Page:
My vegetarian paella starts with sofrito, a mixture of aromatics, herbs, and tomatoes, sautéed in olive oil until it becomes a thick paste. Saﬀron is traditional in paella but I also like to add smoked paprika. It’s also traditional to serve it with garlic mayonnaise but try Chimichurri for a deliciously unorthodox alternative. What is not traditional is my addition of eggs, which bake into the savory rice mixture. It’s also delicious without, so I have made them optional.
No need for a paellera (a two-handled paella pan), but your pan should be wide enough to hold the grains of rice in a thin layer. This will help develop the crusty bits of rice on the bottom of the pan (called socarrat) that are the best part of the dish. Since most home cooks don’t own such a big pan, I prefer starting paella on the stove in a roasting pan or my largest skillet and moving it to the oven. To properly develop the socarrat, put the pan back on the stove for a couple of minutes before serving.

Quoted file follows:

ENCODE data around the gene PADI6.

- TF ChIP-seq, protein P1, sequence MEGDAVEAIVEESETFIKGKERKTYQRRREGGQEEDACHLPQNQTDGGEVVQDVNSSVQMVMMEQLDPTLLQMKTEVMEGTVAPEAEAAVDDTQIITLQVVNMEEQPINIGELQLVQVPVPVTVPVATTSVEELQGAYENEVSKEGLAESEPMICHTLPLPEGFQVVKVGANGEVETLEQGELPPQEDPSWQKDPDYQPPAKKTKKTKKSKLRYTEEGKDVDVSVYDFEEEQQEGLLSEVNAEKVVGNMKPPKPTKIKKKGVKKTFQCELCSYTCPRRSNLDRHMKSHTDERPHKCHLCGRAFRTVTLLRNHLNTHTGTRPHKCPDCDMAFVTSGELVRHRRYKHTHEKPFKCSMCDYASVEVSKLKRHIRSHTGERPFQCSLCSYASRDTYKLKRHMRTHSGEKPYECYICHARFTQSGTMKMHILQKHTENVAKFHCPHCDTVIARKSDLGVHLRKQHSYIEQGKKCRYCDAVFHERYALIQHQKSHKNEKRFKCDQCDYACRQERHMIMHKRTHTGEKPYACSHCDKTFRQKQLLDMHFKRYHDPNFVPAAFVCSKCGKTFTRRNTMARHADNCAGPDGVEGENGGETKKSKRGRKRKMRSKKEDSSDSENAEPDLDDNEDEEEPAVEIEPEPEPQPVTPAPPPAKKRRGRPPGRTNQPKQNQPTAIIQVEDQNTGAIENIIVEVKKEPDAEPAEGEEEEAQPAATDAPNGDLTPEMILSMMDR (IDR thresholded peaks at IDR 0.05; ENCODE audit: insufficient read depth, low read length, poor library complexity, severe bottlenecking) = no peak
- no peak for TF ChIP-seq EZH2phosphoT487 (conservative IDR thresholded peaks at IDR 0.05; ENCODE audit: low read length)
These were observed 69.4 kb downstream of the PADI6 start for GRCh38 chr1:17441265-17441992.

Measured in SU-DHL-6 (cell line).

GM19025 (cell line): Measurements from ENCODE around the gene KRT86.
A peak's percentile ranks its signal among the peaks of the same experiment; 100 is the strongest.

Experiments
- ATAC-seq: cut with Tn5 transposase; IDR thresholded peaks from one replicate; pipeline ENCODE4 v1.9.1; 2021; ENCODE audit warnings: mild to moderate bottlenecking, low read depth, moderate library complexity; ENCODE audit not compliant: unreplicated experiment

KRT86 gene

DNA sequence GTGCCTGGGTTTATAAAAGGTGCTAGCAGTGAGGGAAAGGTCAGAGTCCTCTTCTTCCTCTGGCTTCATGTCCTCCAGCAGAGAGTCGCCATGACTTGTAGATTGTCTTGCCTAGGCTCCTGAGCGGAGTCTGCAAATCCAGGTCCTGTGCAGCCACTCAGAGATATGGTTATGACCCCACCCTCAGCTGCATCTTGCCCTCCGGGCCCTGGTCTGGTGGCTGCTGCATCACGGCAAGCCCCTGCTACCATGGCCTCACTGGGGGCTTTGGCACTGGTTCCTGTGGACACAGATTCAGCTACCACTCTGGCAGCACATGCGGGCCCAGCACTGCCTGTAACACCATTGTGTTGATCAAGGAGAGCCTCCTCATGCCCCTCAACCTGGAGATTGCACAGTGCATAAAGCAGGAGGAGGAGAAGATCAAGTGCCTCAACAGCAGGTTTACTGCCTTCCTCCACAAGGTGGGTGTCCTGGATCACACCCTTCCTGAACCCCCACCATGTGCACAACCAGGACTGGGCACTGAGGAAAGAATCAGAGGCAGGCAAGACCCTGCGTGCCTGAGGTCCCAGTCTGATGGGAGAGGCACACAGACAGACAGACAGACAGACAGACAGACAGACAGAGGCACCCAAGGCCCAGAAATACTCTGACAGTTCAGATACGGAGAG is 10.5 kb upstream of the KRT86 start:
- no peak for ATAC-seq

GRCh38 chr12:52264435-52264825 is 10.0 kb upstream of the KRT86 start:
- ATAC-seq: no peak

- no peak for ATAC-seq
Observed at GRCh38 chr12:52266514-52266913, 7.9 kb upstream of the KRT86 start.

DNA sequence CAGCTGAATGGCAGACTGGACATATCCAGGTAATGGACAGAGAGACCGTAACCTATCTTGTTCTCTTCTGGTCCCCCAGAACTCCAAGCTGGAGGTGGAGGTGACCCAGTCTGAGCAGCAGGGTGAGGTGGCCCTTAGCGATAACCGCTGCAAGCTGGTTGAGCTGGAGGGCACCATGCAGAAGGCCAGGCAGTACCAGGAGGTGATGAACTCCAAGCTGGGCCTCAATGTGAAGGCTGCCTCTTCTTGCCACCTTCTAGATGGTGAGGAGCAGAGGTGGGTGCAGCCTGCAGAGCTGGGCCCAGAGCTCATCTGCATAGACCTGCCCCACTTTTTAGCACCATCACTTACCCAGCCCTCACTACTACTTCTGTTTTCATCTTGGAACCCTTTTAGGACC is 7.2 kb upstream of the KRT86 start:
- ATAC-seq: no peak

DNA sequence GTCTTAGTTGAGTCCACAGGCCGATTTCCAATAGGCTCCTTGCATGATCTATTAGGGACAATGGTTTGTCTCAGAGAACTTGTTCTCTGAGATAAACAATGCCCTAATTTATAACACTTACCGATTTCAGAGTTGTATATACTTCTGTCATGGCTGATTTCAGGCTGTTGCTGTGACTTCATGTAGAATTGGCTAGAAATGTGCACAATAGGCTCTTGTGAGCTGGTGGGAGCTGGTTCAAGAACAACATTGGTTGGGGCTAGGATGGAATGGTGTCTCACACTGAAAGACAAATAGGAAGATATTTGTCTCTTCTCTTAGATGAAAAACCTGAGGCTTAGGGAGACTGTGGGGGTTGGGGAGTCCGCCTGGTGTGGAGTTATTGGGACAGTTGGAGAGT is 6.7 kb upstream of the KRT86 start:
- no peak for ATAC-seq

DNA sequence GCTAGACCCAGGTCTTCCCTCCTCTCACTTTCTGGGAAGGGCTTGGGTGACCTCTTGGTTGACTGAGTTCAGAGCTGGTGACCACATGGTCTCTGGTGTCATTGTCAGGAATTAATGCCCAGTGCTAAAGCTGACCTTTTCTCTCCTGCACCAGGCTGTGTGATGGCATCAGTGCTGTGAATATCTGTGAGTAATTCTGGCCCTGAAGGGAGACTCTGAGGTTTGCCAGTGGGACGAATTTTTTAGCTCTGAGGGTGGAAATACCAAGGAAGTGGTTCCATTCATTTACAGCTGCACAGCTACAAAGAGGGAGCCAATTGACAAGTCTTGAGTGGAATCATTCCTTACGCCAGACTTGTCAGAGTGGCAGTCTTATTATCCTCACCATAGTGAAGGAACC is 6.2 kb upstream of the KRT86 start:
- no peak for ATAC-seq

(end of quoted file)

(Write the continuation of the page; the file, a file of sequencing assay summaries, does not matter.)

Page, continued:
- 3¹/₂ cups vegetable stock or water, plus more if needed
- Large pinch saffron threads (optional)
- 1 pound fresh tomatoes, cored, cut into thick wedges, and seeded
- Salt and pepper
- 4 tablespoons olive oil
- 1 onion, chopped
- 1 tablespoon minced garlic
- 1 tablespoon tomato paste
- 2 teaspoons smoked or other paprika
- 2 cups Spanish or other short-grain white rice or parcooked short-grain brown rice
- 4–6 eggs (optional)
- Chopped fresh parsley for garnish
2. Put the remaining oil in a large ovenproof skillet over medium-high heat. Add the onion and garlic, sprinkle with salt and pepper, and cook, stirring occasionally, until the onion is soft, 3 to 5 minutes. Stir in the tomato paste and paprika and cook for a minute more. Add the rice and cook, stirring occasionally, until it’s shiny, another minute or 2. Carefully add the stock and stir until just combined.